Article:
Friday, February 24, 2023
The Diving Girl
I left Jacksonville early yesterday morning for the long drive south to rejoin Dave and his parents in Bradenton. It's about a five-hour trip by the most direct route, and I wanted to have a little adventure. I decided to go via Avon Park, a small town in the center of the state where my great-grandparents lived and where my maternal grandmother was born.
I was last there about 20 years ago, I think. I considered a couple of different routes, and I desperately wanted to avoid Interstate 4 if possible. (If there's a more miserable road in Florida than I-4, I don't know what it is.) Google maps gave me an option that started at I-95 in Cocoa Beach and routed me along tiny backroads through Osceola County, but that seemed a little too adventurous. One of those roads wasn't even paved!
So in the end, I stuck with I-95 to I-4, and then I-4 to U.S. 27 South. As expected, I-4 was dreary, but I survived.
When I pulled in to Avon Park -- which, by the way, was named after Stratford-Upon-Avon in England -- the first thing I did was stop at Bougainvillea Cemetery and visit my great-grandparents' graves. My great-grandfather, who was the station master for the railroad, died long before I was born. But I remember my great-grandmother, who died in 1974.
They lived in this house, which isn't in great shape these days, but it must be more than 100 years old. My great-grandmother used to have lots of flowers -- in fact, she won ribbons in flower competitions, which we still have. It was always a highlight of my visits with her to be able to pick some of the exotic flowers in her side yard, like hibiscus and shrimp plant. (Avon Park is farther south than where we lived in Pasco County, so her tropical flowers flourished.)
I walked down the Mall, a wide strip of park between the east- and west-bound lanes of Main Street, past the historic Jacaranda Hotel.
A red kapok tree in front of the hotel had dropped some of its weird, Jurassic-looking flowers.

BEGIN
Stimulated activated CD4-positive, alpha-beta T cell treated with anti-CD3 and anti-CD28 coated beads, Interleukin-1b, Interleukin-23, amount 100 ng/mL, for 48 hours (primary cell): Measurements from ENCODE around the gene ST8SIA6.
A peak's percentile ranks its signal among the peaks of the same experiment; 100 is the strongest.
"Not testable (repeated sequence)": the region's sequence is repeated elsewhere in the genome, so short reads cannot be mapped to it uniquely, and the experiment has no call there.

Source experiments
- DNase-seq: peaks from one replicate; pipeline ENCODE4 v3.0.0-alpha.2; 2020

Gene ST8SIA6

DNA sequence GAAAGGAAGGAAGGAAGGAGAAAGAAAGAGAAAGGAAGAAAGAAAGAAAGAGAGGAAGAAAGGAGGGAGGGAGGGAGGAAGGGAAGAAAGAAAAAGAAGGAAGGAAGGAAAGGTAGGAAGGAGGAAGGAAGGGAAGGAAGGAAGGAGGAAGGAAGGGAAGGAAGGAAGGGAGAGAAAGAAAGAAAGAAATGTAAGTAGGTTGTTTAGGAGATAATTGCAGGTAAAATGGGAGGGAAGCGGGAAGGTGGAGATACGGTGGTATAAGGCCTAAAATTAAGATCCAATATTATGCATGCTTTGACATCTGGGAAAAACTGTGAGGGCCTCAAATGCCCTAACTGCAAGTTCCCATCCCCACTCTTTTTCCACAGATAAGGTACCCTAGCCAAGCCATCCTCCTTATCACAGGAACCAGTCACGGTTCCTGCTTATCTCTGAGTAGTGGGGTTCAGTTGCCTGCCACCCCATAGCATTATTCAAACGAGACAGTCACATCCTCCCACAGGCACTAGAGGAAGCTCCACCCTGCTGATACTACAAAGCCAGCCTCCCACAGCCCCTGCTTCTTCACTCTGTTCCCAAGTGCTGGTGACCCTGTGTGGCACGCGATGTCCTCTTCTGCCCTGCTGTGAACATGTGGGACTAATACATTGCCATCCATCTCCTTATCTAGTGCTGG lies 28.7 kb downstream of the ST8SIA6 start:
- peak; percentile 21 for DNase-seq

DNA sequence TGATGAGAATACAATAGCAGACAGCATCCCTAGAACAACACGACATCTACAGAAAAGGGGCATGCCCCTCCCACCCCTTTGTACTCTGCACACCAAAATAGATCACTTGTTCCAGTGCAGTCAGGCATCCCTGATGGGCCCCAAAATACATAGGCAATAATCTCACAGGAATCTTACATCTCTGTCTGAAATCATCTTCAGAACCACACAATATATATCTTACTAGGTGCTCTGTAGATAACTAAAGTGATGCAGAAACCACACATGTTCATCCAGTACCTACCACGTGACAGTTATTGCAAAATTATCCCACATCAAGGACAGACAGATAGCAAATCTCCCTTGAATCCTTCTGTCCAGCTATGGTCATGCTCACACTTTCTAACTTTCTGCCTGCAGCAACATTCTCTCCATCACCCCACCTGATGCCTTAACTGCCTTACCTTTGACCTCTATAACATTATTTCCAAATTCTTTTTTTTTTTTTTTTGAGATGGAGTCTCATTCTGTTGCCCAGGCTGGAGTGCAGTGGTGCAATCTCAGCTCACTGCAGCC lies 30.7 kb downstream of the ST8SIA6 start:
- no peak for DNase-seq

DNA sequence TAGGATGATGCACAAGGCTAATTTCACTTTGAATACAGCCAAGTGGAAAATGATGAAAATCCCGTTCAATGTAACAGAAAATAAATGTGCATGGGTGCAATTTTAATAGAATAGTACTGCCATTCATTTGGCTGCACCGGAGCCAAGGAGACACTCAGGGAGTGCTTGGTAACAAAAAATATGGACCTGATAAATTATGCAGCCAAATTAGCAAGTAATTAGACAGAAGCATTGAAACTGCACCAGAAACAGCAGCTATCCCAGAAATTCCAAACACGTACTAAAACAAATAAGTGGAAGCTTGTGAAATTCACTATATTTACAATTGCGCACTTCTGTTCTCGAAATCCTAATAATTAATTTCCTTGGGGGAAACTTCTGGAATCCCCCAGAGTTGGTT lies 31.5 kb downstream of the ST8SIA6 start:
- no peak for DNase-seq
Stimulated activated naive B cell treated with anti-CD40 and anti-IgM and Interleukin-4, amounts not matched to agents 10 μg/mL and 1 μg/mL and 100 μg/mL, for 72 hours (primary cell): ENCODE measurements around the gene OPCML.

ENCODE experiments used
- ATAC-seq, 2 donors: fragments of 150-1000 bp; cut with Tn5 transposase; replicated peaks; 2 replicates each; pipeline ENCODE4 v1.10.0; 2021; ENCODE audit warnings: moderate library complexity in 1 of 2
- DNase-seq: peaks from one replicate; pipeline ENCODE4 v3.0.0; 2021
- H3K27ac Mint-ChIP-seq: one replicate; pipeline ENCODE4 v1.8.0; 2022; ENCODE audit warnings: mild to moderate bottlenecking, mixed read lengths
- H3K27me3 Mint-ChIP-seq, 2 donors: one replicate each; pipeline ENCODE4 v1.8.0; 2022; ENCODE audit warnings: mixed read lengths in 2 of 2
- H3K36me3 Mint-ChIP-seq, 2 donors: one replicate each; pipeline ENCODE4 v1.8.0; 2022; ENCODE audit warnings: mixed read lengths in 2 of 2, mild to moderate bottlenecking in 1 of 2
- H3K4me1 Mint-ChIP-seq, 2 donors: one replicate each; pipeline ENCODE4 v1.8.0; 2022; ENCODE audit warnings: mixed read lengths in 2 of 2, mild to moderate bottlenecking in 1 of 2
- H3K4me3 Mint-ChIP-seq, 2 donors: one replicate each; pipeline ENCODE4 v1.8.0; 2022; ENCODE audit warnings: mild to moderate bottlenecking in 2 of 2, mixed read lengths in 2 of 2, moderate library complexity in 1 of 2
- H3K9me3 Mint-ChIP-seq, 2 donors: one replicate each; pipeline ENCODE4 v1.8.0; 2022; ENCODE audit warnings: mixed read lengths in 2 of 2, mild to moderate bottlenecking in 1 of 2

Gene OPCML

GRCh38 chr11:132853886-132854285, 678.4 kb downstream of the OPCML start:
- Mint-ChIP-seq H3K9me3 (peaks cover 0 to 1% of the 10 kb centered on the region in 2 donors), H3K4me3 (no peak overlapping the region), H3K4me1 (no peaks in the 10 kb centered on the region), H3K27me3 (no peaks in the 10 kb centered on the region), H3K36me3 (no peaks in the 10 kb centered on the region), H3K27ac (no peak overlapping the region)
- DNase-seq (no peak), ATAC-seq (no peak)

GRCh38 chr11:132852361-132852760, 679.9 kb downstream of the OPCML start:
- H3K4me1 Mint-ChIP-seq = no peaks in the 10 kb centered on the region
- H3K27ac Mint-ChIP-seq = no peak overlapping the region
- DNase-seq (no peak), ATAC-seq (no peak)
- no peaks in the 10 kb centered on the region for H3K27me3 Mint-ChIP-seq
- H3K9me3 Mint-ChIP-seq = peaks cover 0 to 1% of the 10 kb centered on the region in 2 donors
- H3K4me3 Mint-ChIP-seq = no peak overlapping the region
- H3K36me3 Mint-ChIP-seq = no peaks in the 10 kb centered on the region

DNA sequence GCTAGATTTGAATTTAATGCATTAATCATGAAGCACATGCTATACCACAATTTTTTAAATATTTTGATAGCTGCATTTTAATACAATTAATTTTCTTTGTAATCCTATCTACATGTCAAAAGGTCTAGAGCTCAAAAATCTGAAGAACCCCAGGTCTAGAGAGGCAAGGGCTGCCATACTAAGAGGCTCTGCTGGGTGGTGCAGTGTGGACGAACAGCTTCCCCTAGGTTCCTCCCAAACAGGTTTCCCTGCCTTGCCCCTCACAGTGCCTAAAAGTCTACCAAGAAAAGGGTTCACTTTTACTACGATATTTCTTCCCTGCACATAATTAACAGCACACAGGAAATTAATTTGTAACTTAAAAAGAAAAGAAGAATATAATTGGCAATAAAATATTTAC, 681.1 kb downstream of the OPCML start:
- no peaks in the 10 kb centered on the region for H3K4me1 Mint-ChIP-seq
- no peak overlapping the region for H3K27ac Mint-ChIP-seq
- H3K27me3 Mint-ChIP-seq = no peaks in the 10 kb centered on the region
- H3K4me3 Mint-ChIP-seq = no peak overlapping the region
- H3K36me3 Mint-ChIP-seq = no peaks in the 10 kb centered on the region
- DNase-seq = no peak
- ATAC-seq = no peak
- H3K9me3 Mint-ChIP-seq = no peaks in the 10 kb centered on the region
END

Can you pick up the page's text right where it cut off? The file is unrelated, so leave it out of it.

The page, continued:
I stopped for lunch at the nearby Diving Girl Diner.
Here's the story behind the name: For years, one of the most famous landmarks in Avon Park was the sign for Reed's Motel on U.S. 27. (It's purely a coincidence that it was named Reed's -- my family members in Avon Park were Conoleys, not Reeds, and as far as I know I'm not related to the motel owners at all.) I was disappointed to see recently on Google Street View that the sign had been taken down.
When I mentioned it in the diner, my waitress said, "Oh, she's on display right down the street. She weighs 600 pounds!" Turns out someone bought the diving girl and put her in the window of a shop called Pure Grit, where she makes a fancy shelf for cowboy hats.
So I'm glad to see the girl has survived. I think one of these days she probably ought to go into the local museum. If it can accommodate a 600-pound sign, that is. (Maybe that was the whole sign. Could the girl alone really weigh that much?)
Anyway, my lunch at the diner was great -- I had a cup of black bean soup and a half cuban sandwich (my receipt called it the "Miami Beach"). The waitress saved my dying phone by allowing me to plug it in for a charge, for which I am eternally grateful.
And then I set off for the drive west to Bradenton, where I arrived in time to appreciate the sunset over Sarasota Bay and go out for a fish dinner -- complete with martini!
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Outstanding There Mr Reed - And That Old House, What A Trip Of Memories - Are Your Dreams Crazy Or What While You Are Sleeping - Massive Headstone There - Good On You For Adventuring On
Keep On Keeping On,
Avon Park is a pretty little place. Of course I haven't been there in eons. You did indeed take the back roads!